Michelle Pfeiffer

Santa Ana, California, USA

Biography

Michelle Marie Pfeiffer (born April 29, 1958) is an American actress and producer. She has received many accolades, including a Golden Globe Award, and three nominations for Academy Award. Pfeiffer began to pursue an acting career in 1978 and had her first leading role in the musical film Grease 2 (1982). Frustrated with being typecast as the token pretty girl, she actively pursued more serious material and had her breakthrough role as gangster moll Elvira Hancock in the crime film Scarface (1983). Further success came with leading roles in the fantasy feature The Witches of Eastwick (1987) and the comedy Married to the Mob (1988). Her roles in Dangerous Liaisons (1988) and The Fabulous Baker Boys (1989) garnered her two consecutive Academy Award nominations, for Best Supporting Actress and Best Actress, respectively; her portrayal of lounge singer Susie Diamond in the latter is one of the most acclaimed of her career. Pfeiffer went on to star as Catwoman / Selina Kyle in Tim Burton's superhero film Batman Returns (1992), following which she won the Silver Bear for Best Actress and earned a third Academy Award nomination for playing a troubled housewife in Love Field (1992). She continued to gain praise for her performances in the dramas The Age of Innocence (1993) and White Oleander (2002), and the horror films Wolf (1994) and What Lies Beneath (2000). During this time, she also produced a series of films under her production company Via Rosa Productions. After a hiatus from acting in 2002, she returned with the musical Hairspray (2007). She received her first Emmy Award nomination for portraying Ruth Madoff in the HBO television film The Wizard of Lies (2017), she went on to feature in the ensemble films Murder on the Orient Express (2017) and debuted to the Marvel Cinematic Universe as Janet Van Dyne starting Ant-Man and the Wasp (2018). Description above from the Wikipedia article Michelle Pfeiffer, licensed under CC-BY-SA, full list of contributors on Wikipedia.

Movies

The Early Show is an American morning television show which was broadcast by CBS from New York City from 1999 to 2012. The program aired live from 7 to 9 a.m. Eastern Time Monday through Friday in the Eastern time zone; most affiliates in the Central, Mountain, and Pacific time zones aired the show on tape-delay from 7 to 9 a.m. local time. The Saturday edition aired live from 7 to 9 a.m. Eastern Time as well, but a number of affiliates did not carry it or aired it later on tape-delay. It premiered on November 1, 1999, and was the newest of the major networks' morning shows, although CBS has made several attempts to program in the morning slot since 1954. The show aired as a division of CBS News. The Early Show, like many of its predecessors, traditionally ran last in the ratings to its rivals, NBC's Today and ABC's Good Morning America. Much like NBC's The Today Show and The Tonight Show, the title The Early Show was analogous to that of CBS's late-night talk show, The Late Show. On November 15, 2011, CBS announced that a new morning show would replace The Early Show on January 9, 2012. CBS News chairman Jeff Fager and CBS News president David Rhodes stated that the new show would "redefine the morning television landscape." On December 1, it was announced that the new show would be titled CBS This Morning. The Early Show ended its twelve-year run on January 6, 2012, to make way for the program. Charlie Rose, Gayle King, and Erica Hill were named anchors of the new program.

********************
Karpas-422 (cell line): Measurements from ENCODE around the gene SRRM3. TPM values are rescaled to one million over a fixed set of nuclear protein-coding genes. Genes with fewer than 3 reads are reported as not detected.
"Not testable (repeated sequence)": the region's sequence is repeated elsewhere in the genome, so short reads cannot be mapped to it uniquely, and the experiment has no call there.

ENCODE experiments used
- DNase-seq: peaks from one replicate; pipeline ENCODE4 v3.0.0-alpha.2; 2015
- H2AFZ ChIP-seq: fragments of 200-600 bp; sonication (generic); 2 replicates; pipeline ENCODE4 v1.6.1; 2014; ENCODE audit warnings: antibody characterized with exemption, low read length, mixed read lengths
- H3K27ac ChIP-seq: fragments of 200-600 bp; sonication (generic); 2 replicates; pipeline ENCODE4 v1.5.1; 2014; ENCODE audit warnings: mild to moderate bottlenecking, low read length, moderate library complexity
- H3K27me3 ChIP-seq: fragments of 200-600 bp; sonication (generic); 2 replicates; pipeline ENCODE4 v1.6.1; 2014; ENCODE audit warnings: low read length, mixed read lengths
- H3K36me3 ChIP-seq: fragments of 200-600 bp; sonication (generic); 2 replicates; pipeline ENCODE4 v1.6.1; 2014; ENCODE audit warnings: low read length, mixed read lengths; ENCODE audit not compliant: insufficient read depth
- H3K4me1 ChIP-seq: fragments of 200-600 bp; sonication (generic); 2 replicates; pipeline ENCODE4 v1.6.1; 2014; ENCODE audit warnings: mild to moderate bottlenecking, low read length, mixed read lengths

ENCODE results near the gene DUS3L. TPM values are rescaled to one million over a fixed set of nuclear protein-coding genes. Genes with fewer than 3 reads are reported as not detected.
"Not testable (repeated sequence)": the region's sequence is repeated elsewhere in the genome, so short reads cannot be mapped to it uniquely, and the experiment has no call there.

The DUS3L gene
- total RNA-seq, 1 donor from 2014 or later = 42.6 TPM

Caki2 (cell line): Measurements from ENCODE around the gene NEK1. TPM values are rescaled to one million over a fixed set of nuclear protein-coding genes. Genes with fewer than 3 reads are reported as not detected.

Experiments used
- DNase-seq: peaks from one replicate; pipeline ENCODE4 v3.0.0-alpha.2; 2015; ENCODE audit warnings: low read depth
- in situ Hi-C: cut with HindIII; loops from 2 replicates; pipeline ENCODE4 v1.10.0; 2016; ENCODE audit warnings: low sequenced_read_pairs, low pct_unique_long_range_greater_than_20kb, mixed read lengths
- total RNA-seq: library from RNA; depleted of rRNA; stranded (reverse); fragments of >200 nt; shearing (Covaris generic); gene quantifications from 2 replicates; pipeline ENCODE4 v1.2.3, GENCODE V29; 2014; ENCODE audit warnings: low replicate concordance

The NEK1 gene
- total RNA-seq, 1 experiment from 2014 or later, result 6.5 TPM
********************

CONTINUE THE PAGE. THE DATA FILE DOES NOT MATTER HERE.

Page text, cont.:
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The Early Show
1999